Place, publisher, year, edition, pages
Sweden: Mid Sweden University , 2016. , 40 p.
Mid Sweden University licentiate thesis, ISSN 1652-8948 ; 122
Keyword [en]
electron beam melting, blood coagulation, bone ingrowth, surface roughness, process parameters
National Category
Production Engineering, Human Work Science and Ergonomics
URN: urn:nbn:se:miun:diva-27125ISBN: 978-91-88025-49-4OAI: diva2:906399
2016-01-22, G1353, Kunskapens väg 8, Östersund, 13:16 (Swedish)
Available from: 2016-03-01 Created: 2016-02-24 Last updated: 2016-03-01Bibliographically approved
List of papers
1. Electron Beam Melting: Moving from Macro- to Micro- and Nanoscale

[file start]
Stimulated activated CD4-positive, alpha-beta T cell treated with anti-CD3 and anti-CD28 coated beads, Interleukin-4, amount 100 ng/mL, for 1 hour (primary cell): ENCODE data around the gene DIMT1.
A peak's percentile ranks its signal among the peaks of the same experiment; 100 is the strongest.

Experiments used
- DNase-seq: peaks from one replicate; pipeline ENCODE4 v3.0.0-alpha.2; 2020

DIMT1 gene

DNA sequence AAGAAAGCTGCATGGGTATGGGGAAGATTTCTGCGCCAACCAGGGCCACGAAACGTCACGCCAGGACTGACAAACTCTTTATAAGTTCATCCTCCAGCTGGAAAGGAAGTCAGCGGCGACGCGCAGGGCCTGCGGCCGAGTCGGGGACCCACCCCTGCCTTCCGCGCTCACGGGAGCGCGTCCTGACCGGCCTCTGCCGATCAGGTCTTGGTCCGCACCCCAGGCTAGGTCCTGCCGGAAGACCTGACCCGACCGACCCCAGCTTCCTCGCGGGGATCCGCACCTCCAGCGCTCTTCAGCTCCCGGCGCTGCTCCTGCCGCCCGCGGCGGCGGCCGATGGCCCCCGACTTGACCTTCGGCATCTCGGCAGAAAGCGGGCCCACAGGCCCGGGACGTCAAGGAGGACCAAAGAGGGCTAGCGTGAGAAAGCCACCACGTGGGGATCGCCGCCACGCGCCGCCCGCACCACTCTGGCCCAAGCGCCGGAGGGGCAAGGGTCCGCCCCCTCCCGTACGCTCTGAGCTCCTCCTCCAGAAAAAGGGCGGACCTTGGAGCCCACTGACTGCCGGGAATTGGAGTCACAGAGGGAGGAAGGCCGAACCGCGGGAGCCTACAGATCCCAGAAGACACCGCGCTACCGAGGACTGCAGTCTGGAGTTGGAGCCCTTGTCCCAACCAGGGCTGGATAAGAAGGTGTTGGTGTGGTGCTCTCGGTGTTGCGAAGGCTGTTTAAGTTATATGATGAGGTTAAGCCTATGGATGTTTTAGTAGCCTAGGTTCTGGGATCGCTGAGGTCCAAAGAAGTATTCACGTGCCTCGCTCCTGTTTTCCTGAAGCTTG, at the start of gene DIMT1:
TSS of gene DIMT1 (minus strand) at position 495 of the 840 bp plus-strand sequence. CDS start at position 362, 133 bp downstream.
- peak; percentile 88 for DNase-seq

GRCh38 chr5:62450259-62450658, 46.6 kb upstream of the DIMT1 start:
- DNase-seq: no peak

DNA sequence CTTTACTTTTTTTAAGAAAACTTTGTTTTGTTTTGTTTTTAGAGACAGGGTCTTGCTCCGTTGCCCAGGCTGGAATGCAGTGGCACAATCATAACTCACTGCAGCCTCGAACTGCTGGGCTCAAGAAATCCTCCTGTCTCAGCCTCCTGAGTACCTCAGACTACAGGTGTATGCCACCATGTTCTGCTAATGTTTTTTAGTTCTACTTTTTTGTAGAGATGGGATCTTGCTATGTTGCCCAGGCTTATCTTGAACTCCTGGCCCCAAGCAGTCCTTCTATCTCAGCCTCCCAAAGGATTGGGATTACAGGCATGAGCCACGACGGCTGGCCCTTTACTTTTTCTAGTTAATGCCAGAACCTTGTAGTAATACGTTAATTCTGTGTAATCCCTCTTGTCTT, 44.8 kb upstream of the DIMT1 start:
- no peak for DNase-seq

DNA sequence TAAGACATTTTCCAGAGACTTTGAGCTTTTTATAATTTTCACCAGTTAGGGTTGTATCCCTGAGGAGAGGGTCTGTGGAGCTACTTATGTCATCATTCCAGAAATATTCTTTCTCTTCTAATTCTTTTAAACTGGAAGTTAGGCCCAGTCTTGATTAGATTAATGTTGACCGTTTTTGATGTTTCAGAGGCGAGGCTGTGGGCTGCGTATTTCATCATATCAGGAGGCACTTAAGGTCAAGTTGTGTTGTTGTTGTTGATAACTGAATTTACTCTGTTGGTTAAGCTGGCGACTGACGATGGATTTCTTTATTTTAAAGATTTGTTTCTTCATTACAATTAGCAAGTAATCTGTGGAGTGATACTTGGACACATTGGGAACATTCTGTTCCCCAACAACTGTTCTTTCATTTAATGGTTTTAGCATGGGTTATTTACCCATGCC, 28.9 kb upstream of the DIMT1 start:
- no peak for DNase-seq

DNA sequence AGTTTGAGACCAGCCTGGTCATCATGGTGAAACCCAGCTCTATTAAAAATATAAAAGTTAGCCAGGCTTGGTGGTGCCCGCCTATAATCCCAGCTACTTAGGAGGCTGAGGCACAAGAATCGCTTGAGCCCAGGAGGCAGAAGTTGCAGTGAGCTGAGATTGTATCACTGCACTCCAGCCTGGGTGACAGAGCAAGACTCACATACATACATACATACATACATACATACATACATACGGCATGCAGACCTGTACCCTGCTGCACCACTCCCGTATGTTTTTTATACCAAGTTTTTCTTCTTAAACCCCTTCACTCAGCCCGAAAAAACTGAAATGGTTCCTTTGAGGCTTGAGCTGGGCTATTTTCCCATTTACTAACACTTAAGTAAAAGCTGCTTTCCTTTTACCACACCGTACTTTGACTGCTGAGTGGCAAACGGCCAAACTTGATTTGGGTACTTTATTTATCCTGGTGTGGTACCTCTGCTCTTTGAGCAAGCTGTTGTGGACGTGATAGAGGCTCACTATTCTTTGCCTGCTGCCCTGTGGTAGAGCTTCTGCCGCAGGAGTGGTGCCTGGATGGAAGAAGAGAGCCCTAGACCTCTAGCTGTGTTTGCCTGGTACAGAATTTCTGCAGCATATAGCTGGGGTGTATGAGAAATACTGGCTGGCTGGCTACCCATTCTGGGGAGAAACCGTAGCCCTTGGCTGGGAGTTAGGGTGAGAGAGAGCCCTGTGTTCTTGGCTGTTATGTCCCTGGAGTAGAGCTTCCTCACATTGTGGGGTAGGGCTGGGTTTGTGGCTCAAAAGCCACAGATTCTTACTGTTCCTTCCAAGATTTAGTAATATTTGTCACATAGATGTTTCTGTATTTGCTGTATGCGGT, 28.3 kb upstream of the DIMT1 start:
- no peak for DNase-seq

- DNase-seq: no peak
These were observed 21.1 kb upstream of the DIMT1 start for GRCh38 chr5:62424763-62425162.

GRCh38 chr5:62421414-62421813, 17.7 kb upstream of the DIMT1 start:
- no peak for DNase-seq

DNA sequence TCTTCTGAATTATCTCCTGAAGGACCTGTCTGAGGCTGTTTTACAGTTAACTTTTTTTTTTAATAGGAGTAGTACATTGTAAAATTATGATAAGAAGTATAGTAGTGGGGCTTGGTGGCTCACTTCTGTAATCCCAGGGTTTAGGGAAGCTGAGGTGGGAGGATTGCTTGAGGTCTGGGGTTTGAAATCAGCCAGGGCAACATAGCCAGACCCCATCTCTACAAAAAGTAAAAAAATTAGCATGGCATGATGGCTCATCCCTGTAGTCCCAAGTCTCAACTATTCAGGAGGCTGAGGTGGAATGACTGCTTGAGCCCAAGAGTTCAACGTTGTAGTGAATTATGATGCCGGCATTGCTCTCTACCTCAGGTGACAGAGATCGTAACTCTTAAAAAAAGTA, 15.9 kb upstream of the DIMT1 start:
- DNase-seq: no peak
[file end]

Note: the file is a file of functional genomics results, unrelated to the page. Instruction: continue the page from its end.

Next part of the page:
Open this publication in new window or tab >>Electron Beam Melting: Moving from Macro- to Micro- and Nanoscale
2012 (English)In: Materials Science Forum, Switzerland: Trans Tech Publications Inc., 2012, Vol. 706-709, 532-537 p.Conference paper (Refereed)
Abstract [en]

This paper presents some results achieved in the biomedical applications of the EBM® technology, and describes the resolved and unresolved challenges presented by modern medical implant manufacturing. In particular it outlines the issues related to the cellular structure design and metal surface modification. Moving to precision control of the metal surface at a microand sub-micrometer scale is a serious challenge to the EBM® processing, because it uses the powder with average grain size of about 0.04 to 0.1 mm. Though manufacturing of components with solidmesh geometry and porous surfaces using EBM® is quite possible, post- processing (for example chemical or electrochemical) is needed to achieve desired control of the surface at smaller scales to realize full potential of the technology for biomedical applications.